A couple of months before the Affordable Care Act (Obamacare) became law in March 2010, I wrote in this column that it might very well be ruled unconstitutional by the courts because it was not supported by the Commerce Clause, the basis of power for Congress to enact much of its laws. Well, I was half right.
Last week, the Supreme Court ruled that the act was not supported by the Commerce Clause. However, the court ruled that because a person has the right to pay a tax penalty instead of buying health insurance, it is instead constitutional under Congress’ power to tax.
Now, before I get into the details of the court’s opinion, I would urge you to read the first several pages of the opinion, which can be found at http://www.supremecourt.gov/opinions/11pdf/11-393c3a2.pdf. In a somewhat unusual move, Chief Justice John Roberts went to great lengths to make the introduction to his majority opinion understandable to a non-lawyer. Among other points, he explains the difference between the limits on federal power under the Bill of Rights (such as the First Amendment), compared to the power of Congress to act in the first place, such as under the Commerce Clause or Congress’ taxing power, the issues in this case. Commit an act of patriotism this week and read some of the real words of the Supreme Court, straight from the horse’s mouth.
In short, the chief justice ruled (along with the four other conservatives on the court) that the Commerce Clause does not support the federal government regulating economic “inactivity,” regardless of how broad the Commerce Clause may be to regulate all sorts of economic “activity” that affects interstate commerce. As he stated: “Allowing Congress to justify federal regulation by pointing to the effect of inaction on commerce would bring countless decisions an individual could potentially make within the scope of federal regulation, and – under the government’s theory – empower Congress to make those decisions for him.”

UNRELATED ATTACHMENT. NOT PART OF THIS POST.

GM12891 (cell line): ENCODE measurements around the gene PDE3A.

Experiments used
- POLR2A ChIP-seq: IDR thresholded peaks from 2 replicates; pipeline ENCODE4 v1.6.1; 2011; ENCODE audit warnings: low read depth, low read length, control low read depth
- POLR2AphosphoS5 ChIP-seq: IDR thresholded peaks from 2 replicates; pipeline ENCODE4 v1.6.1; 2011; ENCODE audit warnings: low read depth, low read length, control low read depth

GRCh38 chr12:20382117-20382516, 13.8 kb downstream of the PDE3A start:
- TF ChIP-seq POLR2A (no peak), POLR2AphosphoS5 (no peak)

However, in an unexpected move, he did agree (along with the court’s four liberals) with the government’s back-up argument: that the act can be seen simply as a tax, which is fully within the federal government’s power to enact. He pointed out that a person acts perfectly lawfully by paying a tax penalty instead of buying insurance – the act states that the IRS cannot pursue criminal penalties for doing so. Further, the tax is either much less or no greater than the cost of buying insurance (depending on the person’s tax bracket), so is not “coercive.” (He indicated the outcome could be different if Congress ramps up the tax in the future).
He also reasoned that taxing inactivity is nothing new, although I do think this was a weak point of his opinion. His examples included “capitation” taxes, “a tax that everyone must pay simply for existing,” which he acknowledged are expressly prohibited by the Constitution. (His point being that the Founders knew how to specifically ban something they didn’t like – but isn’t the act’s tax similar?) He also cited the mortgage interest deduction – but it seems quite different to be ineligible for a deduction due to inactivity on the one hand, and suffering a tax penalty for inactivity on the other.
But he did make a larger point on the practical difference of upholding the act under Congress’ taxing power instead of under the Commerce Clause: “Under the Commerce Clause, Congress may simply command individuals to do as it directs. An individual who disobeys may be subjected to criminal sanctions. By contrast, Congress’s authority under the taxing power is limited to requiring an individual to pay money into the federal treasury, no more. If a tax is properly paid, the government has no power to compel or punish individuals subject to it.”
He pointed out that you do have to at least pay the tax or suffer criminal sanctions, like any other tax. But his point that the ruling does not lay the groundwork for an expansive “big brother” federal government is well taken.
The chief justice may have written a broad conservative opinion on the Commerce Clause, but this one time at least he reigned in “judicial activism” by upholding the act on narrow grounds. Let’s all step back from the political rhetoric surrounding this issue for a while and realize that for better or worse, we are going to try this grand experiment in expanded private health insurance for all who want it, and see how it turns out.
Matt Kenna is a Durango attorney practicing public interest conservation law. Reach him at firstname.lastname@example.org.